Wednesday, March 18, 2009

Nordstrom Recalls Girl’s Shoes Due to Violation of Lead Paint Standard

Many things in life will get in your way. Don't be one of them.

A couple of years ago, I went on a trip with a guy I was dating. We got along quite well so I expected to have a great time. On the second night of our trip, he confessed, "Things don’t seem to be working.” Apparently I offended him earlier in the day when I suggested that wearing his policeman's badge to a party that night may be considered a “buzz kill”. I tried to imagine how he could not see my point. Still not seeing it, I could only apologize and explain that any offense was completely unintentional.

I take responsibility for my actions. I clearly did not put my best foot forward, and should be more careful about what I say and how I say it. In addition to social etiquette, putting your best foot forward also means looking and feeling your best. Studies show that people will form beliefs about your socioeconomic status, your education level, and your desirability within seconds of meeting you based solely on your appearance. And other people aren't the only ones judging you. Think about how YOU feel about yourself when you don't like your appearance. So it's pretty important, don't you think?

I compare dressing well to exercising. Exercise and you feel better. Therefore, you act better. Therefore, you are better. Dress well and you feel better. Therefore, you act better. Therefore, you are better. You can tell when someone feels good in his or her clothes – they act confident, open and friendly. A well-dressed person creates opportunities they would not have had otherwise. Dressing well means simply knowing how to dress your body shape and for your lifestyle.

15 practical tips for dressing your best:

1. Know your body shape. The key to dressing well is creating a look of balanced proportions. For example, if you lack curves, wear tops that broaden the shoulder to create a curvier silhouette.

2. Be mindful (and proud) of your stature. What you wear should be relative to the size of your frame. For example, if you’re a petite 4’11” and wear a full-length coat, you will only look shorter. If you’re a large woman, wearing tiny accessories will make you appear larger.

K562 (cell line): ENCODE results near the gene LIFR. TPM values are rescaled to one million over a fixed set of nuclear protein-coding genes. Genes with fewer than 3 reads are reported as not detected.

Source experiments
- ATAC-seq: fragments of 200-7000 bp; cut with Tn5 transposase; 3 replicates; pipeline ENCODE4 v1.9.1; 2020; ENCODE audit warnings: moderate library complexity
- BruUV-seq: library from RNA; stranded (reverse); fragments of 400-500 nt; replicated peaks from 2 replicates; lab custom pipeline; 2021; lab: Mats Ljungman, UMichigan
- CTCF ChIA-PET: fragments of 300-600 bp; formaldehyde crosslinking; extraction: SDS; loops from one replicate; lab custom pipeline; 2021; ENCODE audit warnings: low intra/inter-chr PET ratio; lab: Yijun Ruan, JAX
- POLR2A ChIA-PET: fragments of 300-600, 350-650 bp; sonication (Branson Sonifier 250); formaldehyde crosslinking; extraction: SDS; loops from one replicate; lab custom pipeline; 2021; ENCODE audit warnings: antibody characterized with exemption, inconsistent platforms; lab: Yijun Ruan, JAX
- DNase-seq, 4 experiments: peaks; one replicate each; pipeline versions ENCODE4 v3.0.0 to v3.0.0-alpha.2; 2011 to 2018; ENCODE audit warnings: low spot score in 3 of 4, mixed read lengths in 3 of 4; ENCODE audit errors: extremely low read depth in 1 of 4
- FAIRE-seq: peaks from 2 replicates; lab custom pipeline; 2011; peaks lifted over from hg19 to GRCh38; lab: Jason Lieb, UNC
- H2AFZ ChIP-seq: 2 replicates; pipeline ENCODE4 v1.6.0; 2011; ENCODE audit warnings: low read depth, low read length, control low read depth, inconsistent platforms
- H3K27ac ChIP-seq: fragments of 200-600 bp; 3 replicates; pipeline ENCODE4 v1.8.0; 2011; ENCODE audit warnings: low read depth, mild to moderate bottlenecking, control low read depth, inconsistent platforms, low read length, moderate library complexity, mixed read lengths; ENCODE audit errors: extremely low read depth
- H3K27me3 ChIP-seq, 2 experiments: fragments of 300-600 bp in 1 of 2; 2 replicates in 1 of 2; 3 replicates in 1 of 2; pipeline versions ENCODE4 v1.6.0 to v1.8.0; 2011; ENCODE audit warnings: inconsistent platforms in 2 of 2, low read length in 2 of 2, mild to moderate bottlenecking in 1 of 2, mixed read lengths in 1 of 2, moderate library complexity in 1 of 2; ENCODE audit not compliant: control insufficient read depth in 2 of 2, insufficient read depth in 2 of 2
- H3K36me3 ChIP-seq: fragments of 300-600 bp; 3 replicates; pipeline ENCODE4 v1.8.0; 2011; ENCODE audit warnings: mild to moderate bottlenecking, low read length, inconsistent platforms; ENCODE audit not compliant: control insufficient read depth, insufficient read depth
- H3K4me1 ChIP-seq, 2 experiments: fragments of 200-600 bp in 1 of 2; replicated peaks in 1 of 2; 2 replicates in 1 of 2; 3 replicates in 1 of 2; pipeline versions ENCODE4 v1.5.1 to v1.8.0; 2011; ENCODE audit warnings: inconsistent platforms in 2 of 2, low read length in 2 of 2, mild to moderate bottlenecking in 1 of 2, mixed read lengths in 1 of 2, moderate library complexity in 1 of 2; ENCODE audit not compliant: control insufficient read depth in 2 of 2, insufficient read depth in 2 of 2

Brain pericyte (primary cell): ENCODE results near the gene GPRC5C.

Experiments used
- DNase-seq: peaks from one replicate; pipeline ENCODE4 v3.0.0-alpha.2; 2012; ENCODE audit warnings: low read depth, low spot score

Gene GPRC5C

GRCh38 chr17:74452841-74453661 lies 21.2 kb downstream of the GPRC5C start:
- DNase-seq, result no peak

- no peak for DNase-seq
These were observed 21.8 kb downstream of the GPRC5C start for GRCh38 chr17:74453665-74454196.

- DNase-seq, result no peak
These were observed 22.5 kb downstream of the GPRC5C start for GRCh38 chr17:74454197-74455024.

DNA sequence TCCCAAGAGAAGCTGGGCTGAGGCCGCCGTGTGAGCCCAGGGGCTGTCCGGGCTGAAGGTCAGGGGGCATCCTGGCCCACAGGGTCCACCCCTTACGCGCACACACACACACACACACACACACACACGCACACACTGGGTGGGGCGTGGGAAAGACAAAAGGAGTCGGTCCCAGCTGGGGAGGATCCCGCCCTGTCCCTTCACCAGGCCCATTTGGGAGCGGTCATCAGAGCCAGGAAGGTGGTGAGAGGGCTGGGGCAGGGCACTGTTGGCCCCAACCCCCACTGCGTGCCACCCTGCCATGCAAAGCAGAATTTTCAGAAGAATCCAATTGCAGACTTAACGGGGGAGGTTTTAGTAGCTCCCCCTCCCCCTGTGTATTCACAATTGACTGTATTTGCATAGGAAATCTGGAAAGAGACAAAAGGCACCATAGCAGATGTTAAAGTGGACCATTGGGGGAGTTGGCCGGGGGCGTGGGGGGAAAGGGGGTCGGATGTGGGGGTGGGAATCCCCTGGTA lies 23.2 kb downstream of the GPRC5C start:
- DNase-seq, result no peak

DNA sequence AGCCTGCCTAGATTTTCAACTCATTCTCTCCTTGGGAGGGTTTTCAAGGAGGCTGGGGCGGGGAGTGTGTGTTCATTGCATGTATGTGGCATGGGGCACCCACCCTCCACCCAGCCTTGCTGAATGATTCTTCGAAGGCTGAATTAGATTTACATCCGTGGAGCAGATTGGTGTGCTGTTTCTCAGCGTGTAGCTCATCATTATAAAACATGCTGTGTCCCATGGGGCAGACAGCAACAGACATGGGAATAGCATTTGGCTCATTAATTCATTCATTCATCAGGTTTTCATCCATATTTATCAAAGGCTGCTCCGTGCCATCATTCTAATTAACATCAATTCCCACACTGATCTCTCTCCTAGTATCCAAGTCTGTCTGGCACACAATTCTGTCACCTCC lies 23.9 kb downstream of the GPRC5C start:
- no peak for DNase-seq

3. The number on the label does not matter. While there are general sizing guidelines, each designer uses a different fit model; therefore, your size will vary by designer. If it fits properly, it’s your size...period. Accept this and then smile to yourself when someone tells you how great you look.

4. Wear colors that make your skin glow.

5. Establish a relationship with a good tailor. Few people can wear garments straight off the rack. Fit the widest part of your body first and have it tailored to fit the rest of you. A simple alteration can make a world of difference.

6. Shop smart. Have a plan. Know what pieces you already own and build on them. Only buy something that has purpose in your life or completely inspires you. Try everything on and don’t wait until the last minute to shop. If you have a closet filled with clothes but nothing to wear, it is because you haven’t shopped smart.

7. Dress your body the way it is now. I hear this regularly: “I really need your help but I want to lose 15 pounds first.” I promise you will be amazed at how much weight you can “lose” simply by dressing your current body properly. Moreover, looking and feeling better will only motivate you to lose the weight faster.

8. Trust your gut. Friends and family often don’t know any better than you and will only tell you what you want to hear instead of what you should hear. If your gut says "No" while Mom and Sis are saying "Yes", then don't buy it. Hire a professional wardrobe coach for objectivity and expert guidance.

9. It is better to overdress than to under-dress. The act of dressing up shows self-respect as well as respect for those around you. Any person who negatively comments on how dressed up you are does so because they feel like a schmo.

10. Choose quality over quantity. Invest in the key pieces of your wardrobe. Shoes matter. You can be flexible with everything else.